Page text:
By Popular Demand… Ear wax!

Today we aren’t voting for our favorite ice cream flavor or our favorite new movie.  On this cold dreary day in Chicago, I am dreaming about sitting in the sun eating some Jeni’s ice cream in Grandview, Ohio as my friends and I used to do to escape graduate school.  Instead I am discussing a much hotter topic–ear wax!

Now you are probably wondering why discuss food followed by ear wax….sorry I just really want summer in Chicago!

Onto more important things…Ear Wax!  Many people do not like cerumen (aka ear wax) but if you are a nerdy audiologist like myself you see the importance for it and why our bodies even make it.  Why do we need ear wax you may wonder!?

1.  Cerumen provides lubrication (ie oil) to keep the ear canal from getting dry.  In Asian decent individuals, oil is not produced and their cerumen is flakier and more white in color.  There are anthropology studies that look at cerumen and how different ethnic groups have different cerumen make-up.  I’m sure you did not know that!

2.  Cerumen provides protection against bugs!  What bugs do you ask–both kinds.  Cerumen has protective agents to keep literally bugs from climbing into the ear canal.  If they do, the ingredients in cerumen will kill them so that they do not get to the ear drum and cause damage.  Cerumen, more importantly, protects the ear canal from bacteria and fungi that can cause external ear infections.  Swimmers are at risk for external otitis media because the chlorine and water does not allow the ear canal to produce wax.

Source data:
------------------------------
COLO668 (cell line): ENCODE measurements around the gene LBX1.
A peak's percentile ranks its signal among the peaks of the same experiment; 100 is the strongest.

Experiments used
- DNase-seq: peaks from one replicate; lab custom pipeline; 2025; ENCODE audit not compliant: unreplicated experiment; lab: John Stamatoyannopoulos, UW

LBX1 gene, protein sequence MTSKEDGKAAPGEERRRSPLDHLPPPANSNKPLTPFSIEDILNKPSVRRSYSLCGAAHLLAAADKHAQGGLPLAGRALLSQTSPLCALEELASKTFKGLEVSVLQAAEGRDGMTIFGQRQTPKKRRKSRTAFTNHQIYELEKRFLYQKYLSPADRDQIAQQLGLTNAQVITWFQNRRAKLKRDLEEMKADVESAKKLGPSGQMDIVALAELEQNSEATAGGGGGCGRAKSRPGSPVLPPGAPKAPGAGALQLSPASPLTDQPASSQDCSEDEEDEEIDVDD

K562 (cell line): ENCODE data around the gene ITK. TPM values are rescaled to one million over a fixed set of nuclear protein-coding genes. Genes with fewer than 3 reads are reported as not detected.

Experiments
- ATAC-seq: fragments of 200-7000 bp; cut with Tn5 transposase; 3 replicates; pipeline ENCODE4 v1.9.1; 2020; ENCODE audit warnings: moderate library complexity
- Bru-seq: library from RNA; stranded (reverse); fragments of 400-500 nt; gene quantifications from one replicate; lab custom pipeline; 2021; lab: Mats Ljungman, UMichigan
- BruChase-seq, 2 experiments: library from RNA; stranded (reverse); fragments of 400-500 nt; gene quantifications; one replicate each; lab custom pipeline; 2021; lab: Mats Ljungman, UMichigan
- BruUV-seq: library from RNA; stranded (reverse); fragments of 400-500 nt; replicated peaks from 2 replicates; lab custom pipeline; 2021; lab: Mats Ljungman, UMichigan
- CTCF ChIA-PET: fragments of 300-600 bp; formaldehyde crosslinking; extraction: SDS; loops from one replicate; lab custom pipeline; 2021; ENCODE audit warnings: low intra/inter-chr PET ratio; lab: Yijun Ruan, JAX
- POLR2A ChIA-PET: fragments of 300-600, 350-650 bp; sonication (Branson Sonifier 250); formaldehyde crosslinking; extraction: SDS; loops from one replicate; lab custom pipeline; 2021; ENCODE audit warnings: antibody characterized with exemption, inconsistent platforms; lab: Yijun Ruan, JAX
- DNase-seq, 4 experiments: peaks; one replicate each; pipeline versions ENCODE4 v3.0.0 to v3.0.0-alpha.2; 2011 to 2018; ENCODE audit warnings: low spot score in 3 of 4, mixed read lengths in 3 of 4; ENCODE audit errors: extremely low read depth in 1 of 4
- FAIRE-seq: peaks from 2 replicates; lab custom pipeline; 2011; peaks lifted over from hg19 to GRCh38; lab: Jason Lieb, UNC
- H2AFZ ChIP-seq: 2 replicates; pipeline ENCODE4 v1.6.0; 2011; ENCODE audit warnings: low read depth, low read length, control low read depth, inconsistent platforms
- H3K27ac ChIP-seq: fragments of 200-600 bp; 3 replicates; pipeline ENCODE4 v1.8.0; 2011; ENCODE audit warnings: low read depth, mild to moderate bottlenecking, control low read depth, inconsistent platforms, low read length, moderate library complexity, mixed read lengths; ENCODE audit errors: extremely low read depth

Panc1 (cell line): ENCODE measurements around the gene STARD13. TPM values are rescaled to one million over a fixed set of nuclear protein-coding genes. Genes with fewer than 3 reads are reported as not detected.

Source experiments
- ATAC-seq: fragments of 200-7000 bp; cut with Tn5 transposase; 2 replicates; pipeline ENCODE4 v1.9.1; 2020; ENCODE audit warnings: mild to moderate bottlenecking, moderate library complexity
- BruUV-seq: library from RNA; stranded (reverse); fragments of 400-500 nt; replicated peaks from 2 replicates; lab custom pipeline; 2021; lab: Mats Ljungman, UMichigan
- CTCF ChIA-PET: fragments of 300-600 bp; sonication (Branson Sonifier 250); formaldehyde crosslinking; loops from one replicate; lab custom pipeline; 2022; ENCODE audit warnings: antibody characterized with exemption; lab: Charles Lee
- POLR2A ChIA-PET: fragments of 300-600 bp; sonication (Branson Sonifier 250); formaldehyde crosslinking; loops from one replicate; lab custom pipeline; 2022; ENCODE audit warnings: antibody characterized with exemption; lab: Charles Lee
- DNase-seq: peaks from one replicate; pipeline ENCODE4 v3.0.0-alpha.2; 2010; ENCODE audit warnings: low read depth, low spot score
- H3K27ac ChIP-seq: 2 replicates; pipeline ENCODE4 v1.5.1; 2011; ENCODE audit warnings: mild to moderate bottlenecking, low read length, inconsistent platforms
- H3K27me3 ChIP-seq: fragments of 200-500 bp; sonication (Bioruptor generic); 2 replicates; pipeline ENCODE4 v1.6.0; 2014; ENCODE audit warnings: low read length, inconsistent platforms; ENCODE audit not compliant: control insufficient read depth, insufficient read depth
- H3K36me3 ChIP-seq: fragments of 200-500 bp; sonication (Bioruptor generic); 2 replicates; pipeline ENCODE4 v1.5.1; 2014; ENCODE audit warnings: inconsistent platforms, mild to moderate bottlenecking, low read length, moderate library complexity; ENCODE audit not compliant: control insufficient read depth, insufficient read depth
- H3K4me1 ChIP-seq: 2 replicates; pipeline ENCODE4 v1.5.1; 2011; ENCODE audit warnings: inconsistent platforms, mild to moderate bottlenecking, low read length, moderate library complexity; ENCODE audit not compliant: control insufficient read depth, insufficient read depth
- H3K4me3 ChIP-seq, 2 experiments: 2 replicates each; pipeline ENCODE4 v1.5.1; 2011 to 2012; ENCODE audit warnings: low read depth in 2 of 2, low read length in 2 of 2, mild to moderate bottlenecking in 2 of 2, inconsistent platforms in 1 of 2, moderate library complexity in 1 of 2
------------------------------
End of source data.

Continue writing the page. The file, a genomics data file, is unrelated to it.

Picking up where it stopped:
Some cerumen is not bad.  Audiologists do not want patients to experience a cerumen impaction so below are some guidelines on proper cerumen management.

Do NOT use Q-tips. Q-tips can push the cerumen further into the ear causing an impaction or infection.  I have seen cases of the Q-tip abrading the ear canal or the worse, puncturing the ear drum causing extreme pain and hearing loss.


Instead of using Q-tips people will use ear candling.  ear-candling

What is the effectiveness of this?  A few studies have been done to show no scientific benefit and more issues with it rather than help.  I strongly advise all my patients and friends from this as well.

In general, cerumen will naturally migrate out on its own as the epithelial skin layer grows.  This is the best method.  If your ear produces a lot of cerumen, you have extremely hairy ears, or are wearing ear plugs etc…, the risk of impaction may increase.  We also see this in older patients because their bodies do not produce as much oil and so the cerumen has a tendency to be hard and not naturally excrete.

Debrox is a wax softening agent that can be bought anywhere and will help soften the wax for easier removal.  Another at home remedy can be peroxide mixed with room temperature water.  Pour it into the ear canal and then rinse after bubbling with more room temperature water.  Both Debrox and peroxide should be done for at least three days in order to remove the impaction.  Many audiologists will also remove cerumen via either a curette, water, or suction tools.

Have a wonderful waxy day and hopefully you learned a thing or two…

About Dr. Marie Vetter-Toalson Au.D.

Dr. Marie Vetter-Toalson Au.D. is the owner of Chicago Hearing Services and a Doctor of Audiology dedicated to empowering her patients and the public with greater knowledge and education around hearing health.